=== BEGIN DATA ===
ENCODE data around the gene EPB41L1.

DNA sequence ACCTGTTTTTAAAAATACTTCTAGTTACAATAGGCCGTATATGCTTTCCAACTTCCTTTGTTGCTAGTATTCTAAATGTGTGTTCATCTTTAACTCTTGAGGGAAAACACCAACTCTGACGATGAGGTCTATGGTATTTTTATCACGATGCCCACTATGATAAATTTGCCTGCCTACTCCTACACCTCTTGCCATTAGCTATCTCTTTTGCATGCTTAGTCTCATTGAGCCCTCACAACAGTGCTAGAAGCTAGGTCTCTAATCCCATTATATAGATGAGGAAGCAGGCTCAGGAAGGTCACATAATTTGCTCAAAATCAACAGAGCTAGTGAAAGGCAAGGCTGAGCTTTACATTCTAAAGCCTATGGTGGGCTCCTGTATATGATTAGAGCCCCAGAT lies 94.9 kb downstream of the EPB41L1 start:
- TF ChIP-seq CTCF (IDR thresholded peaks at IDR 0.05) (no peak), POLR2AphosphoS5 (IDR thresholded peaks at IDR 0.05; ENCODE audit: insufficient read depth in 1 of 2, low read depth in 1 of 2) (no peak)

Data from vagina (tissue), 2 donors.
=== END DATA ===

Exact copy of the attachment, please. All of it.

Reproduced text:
ENCODE data around the gene EPB41L1.

DNA sequence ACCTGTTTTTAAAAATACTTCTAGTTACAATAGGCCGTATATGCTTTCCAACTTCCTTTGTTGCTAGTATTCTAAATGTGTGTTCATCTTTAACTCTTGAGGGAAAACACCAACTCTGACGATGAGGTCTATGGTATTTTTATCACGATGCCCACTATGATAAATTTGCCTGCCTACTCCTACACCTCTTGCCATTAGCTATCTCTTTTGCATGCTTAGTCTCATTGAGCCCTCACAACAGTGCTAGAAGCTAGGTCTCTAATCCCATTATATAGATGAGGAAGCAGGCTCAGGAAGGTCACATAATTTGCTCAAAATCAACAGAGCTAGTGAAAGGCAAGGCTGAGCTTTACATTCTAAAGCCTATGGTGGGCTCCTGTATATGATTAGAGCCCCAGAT lies 94.9 kb downstream of the EPB41L1 start:
- TF ChIP-seq CTCF (IDR thresholded peaks at IDR 0.05) (no peak), POLR2AphosphoS5 (IDR thresholded peaks at IDR 0.05; ENCODE audit: insufficient read depth in 1 of 2, low read depth in 1 of 2) (no peak)

Data from vagina (tissue), 2 donors.